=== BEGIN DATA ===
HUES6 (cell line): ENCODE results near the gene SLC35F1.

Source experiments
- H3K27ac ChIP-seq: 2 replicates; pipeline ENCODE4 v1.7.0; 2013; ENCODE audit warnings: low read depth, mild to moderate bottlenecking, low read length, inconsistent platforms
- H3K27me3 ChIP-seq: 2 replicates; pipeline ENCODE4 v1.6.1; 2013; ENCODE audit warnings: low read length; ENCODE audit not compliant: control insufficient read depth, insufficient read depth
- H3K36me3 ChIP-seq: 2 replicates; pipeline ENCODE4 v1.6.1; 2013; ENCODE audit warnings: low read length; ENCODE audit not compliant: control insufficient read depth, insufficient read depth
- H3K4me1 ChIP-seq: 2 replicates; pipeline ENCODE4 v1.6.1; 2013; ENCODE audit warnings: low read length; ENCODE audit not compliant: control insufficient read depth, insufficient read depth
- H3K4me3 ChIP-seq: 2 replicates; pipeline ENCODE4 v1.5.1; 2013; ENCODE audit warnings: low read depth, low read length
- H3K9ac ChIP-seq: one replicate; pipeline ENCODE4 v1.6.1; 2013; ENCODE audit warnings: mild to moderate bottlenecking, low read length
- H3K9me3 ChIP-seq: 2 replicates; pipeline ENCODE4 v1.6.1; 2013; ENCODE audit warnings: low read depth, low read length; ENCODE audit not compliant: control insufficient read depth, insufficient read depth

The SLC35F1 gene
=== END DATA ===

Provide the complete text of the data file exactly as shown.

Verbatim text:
HUES6 (cell line): ENCODE results near the gene SLC35F1.

Source experiments
- H3K27ac ChIP-seq: 2 replicates; pipeline ENCODE4 v1.7.0; 2013; ENCODE audit warnings: low read depth, mild to moderate bottlenecking, low read length, inconsistent platforms
- H3K27me3 ChIP-seq: 2 replicates; pipeline ENCODE4 v1.6.1; 2013; ENCODE audit warnings: low read length; ENCODE audit not compliant: control insufficient read depth, insufficient read depth
- H3K36me3 ChIP-seq: 2 replicates; pipeline ENCODE4 v1.6.1; 2013; ENCODE audit warnings: low read length; ENCODE audit not compliant: control insufficient read depth, insufficient read depth
- H3K4me1 ChIP-seq: 2 replicates; pipeline ENCODE4 v1.6.1; 2013; ENCODE audit warnings: low read length; ENCODE audit not compliant: control insufficient read depth, insufficient read depth
- H3K4me3 ChIP-seq: 2 replicates; pipeline ENCODE4 v1.5.1; 2013; ENCODE audit warnings: low read depth, low read length
- H3K9ac ChIP-seq: one replicate; pipeline ENCODE4 v1.6.1; 2013; ENCODE audit warnings: mild to moderate bottlenecking, low read length
- H3K9me3 ChIP-seq: 2 replicates; pipeline ENCODE4 v1.6.1; 2013; ENCODE audit warnings: low read depth, low read length; ENCODE audit not compliant: control insufficient read depth, insufficient read depth

The SLC35F1 gene